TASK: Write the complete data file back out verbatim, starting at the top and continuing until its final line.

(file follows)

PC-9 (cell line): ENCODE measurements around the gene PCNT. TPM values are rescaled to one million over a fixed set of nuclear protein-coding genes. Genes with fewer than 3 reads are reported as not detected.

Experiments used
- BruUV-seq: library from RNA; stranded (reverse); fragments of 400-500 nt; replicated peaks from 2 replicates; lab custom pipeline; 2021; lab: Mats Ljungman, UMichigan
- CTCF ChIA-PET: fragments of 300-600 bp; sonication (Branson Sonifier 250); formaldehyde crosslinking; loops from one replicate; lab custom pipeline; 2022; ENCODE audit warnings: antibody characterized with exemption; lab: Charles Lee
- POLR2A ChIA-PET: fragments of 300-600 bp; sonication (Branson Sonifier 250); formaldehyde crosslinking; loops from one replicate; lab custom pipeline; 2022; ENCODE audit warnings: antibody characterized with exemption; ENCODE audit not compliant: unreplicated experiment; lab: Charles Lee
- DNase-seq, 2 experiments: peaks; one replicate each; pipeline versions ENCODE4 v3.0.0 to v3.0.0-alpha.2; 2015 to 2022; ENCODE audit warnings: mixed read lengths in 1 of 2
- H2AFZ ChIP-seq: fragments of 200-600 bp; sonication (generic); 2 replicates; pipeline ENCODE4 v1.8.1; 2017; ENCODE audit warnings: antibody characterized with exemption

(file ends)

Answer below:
PC-9 (cell line): ENCODE measurements around the gene PCNT. TPM values are rescaled to one million over a fixed set of nuclear protein-coding genes. Genes with fewer than 3 reads are reported as not detected.

Experiments used
- BruUV-seq: library from RNA; stranded (reverse); fragments of 400-500 nt; replicated peaks from 2 replicates; lab custom pipeline; 2021; lab: Mats Ljungman, UMichigan
- CTCF ChIA-PET: fragments of 300-600 bp; sonication (Branson Sonifier 250); formaldehyde crosslinking; loops from one replicate; lab custom pipeline; 2022; ENCODE audit warnings: antibody characterized with exemption; lab: Charles Lee
- POLR2A ChIA-PET: fragments of 300-600 bp; sonication (Branson Sonifier 250); formaldehyde crosslinking; loops from one replicate; lab custom pipeline; 2022; ENCODE audit warnings: antibody characterized with exemption; ENCODE audit not compliant: unreplicated experiment; lab: Charles Lee
- DNase-seq, 2 experiments: peaks; one replicate each; pipeline versions ENCODE4 v3.0.0 to v3.0.0-alpha.2; 2015 to 2022; ENCODE audit warnings: mixed read lengths in 1 of 2
- H2AFZ ChIP-seq: fragments of 200-600 bp; sonication (generic); 2 replicates; pipeline ENCODE4 v1.8.1; 2017; ENCODE audit warnings: antibody characterized with exemption